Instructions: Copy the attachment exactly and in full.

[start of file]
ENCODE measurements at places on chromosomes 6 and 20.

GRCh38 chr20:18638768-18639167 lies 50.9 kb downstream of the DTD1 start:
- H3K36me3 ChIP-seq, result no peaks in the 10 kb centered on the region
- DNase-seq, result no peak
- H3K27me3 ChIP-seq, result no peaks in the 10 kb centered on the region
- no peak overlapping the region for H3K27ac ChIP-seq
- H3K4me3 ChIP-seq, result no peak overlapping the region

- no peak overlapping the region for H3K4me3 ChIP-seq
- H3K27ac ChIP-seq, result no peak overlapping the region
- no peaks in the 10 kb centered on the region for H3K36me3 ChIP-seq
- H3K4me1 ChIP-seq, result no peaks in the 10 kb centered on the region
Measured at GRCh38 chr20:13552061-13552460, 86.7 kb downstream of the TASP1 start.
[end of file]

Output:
ENCODE measurements at places on chromosomes 6 and 20.

GRCh38 chr20:18638768-18639167 lies 50.9 kb downstream of the DTD1 start:
- H3K36me3 ChIP-seq, result no peaks in the 10 kb centered on the region
- DNase-seq, result no peak
- H3K27me3 ChIP-seq, result no peaks in the 10 kb centered on the region
- no peak overlapping the region for H3K27ac ChIP-seq
- H3K4me3 ChIP-seq, result no peak overlapping the region

- no peak overlapping the region for H3K4me3 ChIP-seq
- H3K27ac ChIP-seq, result no peak overlapping the region
- no peaks in the 10 kb centered on the region for H3K36me3 ChIP-seq
- H3K4me1 ChIP-seq, result no peaks in the 10 kb centered on the region
Measured at GRCh38 chr20:13552061-13552460, 86.7 kb downstream of the TASP1 start.